Youth and young adults who are involved in justice and correctional system often have complex service needs and experience poor health and social outcomes. To improve outcomes for these young Albertans, it is important to understand their characteristics and service utilization patterns across health and social areas.
Objectives and Approach
The current analysis provides cross-sector service use information on Alberta youth and young adults aged 12 to 25 who were involved in the criminal justice system from 2005 to 2011. Administrative data linked data across multiple Alberta provincial ministries were used for the analysis. These included over 20 programs and services in areas such as health, education, child intervention, disability supports, income support, and justice and corrections.
Offence types and court outcomes varied by social-demographic characteristics such as age, sex, social economic status, and residential mobility. Elevated mental health and high cost health services use was observed among youth involved in the criminal justice system. Access of social programs such as Child Invention service, Child Support services, Income Support and disability support services was more prevalent among youth and young adults who were involved in the justice system. A higher number of offences was associated with worse education and health outcomes.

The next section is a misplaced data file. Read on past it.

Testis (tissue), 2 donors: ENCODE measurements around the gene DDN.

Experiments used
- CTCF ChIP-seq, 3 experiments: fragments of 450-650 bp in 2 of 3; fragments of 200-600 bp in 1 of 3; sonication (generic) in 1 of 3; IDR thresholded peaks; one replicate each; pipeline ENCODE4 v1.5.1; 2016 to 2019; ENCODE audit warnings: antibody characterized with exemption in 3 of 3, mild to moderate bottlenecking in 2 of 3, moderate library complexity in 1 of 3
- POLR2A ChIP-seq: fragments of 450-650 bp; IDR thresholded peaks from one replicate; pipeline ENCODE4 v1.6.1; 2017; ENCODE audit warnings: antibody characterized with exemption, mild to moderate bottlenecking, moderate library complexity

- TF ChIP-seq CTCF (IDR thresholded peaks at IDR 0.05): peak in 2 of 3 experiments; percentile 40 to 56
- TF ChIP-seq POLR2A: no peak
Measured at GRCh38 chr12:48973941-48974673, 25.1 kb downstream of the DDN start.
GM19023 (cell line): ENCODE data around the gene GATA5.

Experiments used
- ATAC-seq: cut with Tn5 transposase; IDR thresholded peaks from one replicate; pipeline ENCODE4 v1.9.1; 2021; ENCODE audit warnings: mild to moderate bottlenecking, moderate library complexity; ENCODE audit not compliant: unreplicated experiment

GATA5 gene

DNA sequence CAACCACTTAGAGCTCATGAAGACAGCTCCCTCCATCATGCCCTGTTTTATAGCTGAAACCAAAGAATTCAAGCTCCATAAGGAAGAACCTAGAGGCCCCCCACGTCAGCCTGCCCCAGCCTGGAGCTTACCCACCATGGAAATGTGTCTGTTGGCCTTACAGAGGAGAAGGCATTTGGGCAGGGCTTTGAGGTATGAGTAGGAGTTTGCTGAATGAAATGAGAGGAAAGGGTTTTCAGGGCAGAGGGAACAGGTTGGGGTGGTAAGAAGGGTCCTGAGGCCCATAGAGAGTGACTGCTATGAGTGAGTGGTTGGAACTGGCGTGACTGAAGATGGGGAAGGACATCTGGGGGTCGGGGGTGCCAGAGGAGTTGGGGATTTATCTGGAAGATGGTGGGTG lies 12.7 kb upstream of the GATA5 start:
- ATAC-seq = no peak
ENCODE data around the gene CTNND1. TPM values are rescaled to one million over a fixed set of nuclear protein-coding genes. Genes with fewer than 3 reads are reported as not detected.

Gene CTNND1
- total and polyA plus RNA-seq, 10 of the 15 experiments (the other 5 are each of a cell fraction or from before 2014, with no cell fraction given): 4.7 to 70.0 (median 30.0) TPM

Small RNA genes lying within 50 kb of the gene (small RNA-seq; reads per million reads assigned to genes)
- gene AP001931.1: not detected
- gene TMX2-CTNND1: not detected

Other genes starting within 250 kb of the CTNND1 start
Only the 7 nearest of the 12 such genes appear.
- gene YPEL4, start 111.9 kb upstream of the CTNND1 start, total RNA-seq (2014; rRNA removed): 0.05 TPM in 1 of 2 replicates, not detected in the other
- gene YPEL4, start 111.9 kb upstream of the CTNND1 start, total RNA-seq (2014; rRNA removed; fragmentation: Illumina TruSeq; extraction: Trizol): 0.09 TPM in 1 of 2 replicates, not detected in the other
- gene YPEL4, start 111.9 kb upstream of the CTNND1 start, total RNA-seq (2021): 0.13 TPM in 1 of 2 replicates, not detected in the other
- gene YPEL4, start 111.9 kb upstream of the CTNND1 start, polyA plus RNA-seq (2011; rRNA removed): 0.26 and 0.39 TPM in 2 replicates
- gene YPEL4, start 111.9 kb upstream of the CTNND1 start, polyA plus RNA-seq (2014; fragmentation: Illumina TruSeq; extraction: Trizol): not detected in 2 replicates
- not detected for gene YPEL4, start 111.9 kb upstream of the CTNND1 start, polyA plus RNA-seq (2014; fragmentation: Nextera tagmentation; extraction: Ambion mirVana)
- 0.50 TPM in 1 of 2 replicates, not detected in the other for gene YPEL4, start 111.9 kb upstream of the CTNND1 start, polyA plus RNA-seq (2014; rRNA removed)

Cross-sector data linkage and analysis offer a unique opportunity for better understanding of clients/patients and services/programs at the broad system level. Knowledge gained through linked data can inform cross-ministry policies and integration of services.